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The transplant and beyond

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Today is the 10th day after the transplant. The surgery went  very well and post operative progress has gone well too so far. But before going into the details I’d like to whinge a bit about something not related to the transplant. It is about the contact lens that I’ve worn on the left eye after a gap of more than a week.

This was the longest period of rest (from contact lens) I’ve given to my non operated eye after I’ve started wearing RGP contacts around a decade ago. My first realization after wearing it back was simply, “This sucks big time”. The amount of discomfort it gives to the eye is only justified as it gives me a way to move on with my life. Hard contact lenses have been my source of vision and I am grateful for that, but it isn’t without pain. I’ve always felt the pain but  only realized the severity of it after taking a break from it. How much one gets used to everything. Well, I don’t really think that it was this bad always, my eye is in no shape right now. There’s only so much you can blame the contacts. Anyhow, now lets get back to the transplant business.

Yes, the surgery on 3rd March went really well. I reported to the hospital at or around 11 am. It was a long wait after that. I wasn’t wearing lens in any eye that day so my visual memory is all distorted. I won’t recognize a single person there in the hospital if I ever happen to meet them. I hardly can describe how the hospital was. All I can say is that the staff were very nice.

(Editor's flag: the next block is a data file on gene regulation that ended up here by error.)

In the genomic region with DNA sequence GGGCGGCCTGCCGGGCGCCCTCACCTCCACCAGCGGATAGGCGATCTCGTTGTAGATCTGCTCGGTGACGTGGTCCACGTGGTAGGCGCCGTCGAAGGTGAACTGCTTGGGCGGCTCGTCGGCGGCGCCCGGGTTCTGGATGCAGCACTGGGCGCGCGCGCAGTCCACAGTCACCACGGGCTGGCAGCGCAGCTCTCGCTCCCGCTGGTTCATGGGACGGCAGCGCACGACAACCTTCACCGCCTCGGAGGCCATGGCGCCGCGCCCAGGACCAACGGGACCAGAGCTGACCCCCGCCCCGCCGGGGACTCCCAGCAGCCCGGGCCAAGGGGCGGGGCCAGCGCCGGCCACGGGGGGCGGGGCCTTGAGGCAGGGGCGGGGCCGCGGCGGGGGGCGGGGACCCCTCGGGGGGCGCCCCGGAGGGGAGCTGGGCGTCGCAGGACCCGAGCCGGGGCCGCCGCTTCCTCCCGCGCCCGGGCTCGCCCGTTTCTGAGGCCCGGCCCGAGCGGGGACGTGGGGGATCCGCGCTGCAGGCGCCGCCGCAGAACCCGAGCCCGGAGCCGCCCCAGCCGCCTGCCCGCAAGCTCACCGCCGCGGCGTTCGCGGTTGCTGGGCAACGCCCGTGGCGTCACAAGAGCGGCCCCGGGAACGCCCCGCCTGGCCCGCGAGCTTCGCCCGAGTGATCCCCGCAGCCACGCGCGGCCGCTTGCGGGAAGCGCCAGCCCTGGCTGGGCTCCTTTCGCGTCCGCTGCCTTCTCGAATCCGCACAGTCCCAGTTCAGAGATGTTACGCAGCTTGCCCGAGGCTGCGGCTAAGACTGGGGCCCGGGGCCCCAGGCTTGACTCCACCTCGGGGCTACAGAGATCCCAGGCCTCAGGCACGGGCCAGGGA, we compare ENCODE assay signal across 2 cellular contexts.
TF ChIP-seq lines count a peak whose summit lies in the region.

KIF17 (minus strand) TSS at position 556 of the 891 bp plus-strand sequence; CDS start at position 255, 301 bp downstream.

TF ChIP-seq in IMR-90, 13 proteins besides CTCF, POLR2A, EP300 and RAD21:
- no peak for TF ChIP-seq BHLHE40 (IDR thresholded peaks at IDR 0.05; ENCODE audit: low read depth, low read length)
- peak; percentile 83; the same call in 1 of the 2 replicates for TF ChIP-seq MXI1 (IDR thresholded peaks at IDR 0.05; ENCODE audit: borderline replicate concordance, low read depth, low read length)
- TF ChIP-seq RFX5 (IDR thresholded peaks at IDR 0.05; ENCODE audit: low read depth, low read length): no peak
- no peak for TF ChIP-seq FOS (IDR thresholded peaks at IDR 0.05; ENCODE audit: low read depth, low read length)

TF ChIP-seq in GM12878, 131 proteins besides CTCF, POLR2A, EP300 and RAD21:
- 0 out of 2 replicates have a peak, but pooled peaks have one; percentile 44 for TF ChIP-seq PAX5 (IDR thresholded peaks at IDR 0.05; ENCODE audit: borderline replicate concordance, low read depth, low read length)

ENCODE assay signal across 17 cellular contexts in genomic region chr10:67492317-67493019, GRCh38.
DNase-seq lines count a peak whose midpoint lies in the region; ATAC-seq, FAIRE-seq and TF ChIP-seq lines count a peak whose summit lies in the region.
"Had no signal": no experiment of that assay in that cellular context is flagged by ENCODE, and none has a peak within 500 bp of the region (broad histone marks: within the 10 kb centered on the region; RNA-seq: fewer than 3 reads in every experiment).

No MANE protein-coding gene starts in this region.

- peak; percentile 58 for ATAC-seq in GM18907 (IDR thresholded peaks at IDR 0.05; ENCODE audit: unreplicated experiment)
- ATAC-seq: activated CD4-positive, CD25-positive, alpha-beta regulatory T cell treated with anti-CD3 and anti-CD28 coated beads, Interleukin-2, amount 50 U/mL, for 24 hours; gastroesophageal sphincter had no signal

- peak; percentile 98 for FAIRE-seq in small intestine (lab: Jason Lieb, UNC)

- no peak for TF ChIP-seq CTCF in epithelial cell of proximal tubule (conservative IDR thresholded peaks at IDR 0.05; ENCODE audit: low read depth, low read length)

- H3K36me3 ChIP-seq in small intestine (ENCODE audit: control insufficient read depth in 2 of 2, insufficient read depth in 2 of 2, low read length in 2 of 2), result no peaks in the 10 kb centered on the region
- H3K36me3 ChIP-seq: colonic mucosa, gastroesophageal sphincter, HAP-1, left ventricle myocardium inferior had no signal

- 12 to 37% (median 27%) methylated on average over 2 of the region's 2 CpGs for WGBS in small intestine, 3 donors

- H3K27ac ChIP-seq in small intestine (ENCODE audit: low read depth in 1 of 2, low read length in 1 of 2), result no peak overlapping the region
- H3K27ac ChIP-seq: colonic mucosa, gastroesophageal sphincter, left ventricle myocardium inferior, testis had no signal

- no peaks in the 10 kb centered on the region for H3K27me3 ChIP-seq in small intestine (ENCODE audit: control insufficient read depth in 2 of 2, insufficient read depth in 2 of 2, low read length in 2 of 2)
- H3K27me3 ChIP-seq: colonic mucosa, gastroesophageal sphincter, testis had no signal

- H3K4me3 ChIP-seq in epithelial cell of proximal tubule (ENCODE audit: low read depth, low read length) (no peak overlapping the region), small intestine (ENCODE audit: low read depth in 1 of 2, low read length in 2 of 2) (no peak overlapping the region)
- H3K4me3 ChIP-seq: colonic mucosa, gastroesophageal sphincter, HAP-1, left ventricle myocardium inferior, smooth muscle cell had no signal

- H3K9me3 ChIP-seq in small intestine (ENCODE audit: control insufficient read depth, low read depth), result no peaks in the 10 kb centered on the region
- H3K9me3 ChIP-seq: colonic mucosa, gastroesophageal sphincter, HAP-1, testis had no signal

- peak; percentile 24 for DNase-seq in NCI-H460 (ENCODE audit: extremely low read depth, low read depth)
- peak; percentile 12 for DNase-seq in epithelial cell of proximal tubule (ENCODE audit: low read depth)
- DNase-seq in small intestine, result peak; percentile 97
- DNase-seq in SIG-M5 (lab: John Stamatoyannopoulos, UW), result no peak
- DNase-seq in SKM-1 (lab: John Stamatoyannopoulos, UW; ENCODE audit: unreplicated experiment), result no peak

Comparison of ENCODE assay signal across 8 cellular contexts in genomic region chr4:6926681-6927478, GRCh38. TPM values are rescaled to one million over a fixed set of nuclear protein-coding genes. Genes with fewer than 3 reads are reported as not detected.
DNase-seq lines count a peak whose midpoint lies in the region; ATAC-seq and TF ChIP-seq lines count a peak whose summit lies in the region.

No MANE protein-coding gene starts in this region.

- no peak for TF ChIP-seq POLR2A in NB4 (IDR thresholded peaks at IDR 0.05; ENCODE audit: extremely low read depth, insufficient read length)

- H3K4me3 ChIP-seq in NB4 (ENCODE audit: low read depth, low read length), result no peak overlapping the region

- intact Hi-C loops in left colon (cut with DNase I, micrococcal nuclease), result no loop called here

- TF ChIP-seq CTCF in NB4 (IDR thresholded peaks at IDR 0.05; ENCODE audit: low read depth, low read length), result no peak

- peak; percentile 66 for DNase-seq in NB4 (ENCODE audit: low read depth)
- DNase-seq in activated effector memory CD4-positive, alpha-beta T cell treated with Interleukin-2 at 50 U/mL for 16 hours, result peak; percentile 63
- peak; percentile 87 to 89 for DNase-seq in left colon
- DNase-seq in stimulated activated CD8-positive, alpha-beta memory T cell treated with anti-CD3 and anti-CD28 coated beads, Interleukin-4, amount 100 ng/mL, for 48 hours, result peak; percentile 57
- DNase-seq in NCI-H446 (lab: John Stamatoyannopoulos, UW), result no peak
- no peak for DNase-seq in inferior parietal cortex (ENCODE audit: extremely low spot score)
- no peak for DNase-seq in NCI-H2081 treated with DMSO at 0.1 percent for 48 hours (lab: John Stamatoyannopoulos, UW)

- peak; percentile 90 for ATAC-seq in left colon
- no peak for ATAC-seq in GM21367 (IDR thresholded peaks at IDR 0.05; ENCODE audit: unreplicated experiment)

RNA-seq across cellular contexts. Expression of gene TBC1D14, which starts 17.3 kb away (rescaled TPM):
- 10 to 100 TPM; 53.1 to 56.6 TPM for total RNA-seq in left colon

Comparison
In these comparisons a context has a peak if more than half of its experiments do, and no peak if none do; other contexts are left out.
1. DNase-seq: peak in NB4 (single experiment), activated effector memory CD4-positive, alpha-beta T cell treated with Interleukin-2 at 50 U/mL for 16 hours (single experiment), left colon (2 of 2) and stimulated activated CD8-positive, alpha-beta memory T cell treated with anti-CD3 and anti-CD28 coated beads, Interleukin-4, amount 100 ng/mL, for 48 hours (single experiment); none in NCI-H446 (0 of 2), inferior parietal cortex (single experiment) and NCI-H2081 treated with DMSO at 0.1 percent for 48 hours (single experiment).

So, the first nurse took me to a room where she took a short interview asking all the questions relating to my medical history (Thankfully I don’t  have any sort of medical history to tell really; I guess dysfunctional eyes are enough for one life :p). Then I was given wrist name-tags, a white hospital gown and was asked to wait again.  It was a longer wait. But the boredom was reduced as my wife has been with me all along up until the operation theater. There was a clerical miscommunication regarding which of my eyes to be transplanted, but it was rectified pretty easily. This isn’t really much alarming as they have a proper process to identify if this sort of mistakes have happened. They actually asked me who I was and why I was there three times at three different points. So I guess mistake can only happen if the patient isn’t aware of the reason they were there. Anyhow, after the clarification,  my right eye was marked and was given an eye drop to protract my pupil or something like that. Around 2 pm (I guess) I was taken to the surgical ward and was again interviewed with the same medical history and identification questions. Then the anesthetist came and he went through the same set of questions again and asked me whether I’d prefer local or general anesthesia. I went for general and I guess it was a wiser decision. I don’t think you want any of your senses to work while someone is cutting through your eye.  Anyhow, then I was given an intravenous relaxant before I was taken to the operation theater. Last thing I remember there is that I was given a oxygen mask sort of thing and was asked to breathe normally. Trust me, when you are told to breathe normally through a tube, you never really do so :). It had a weird smell. Most probably it wasn’t oxygen but the anesthesia.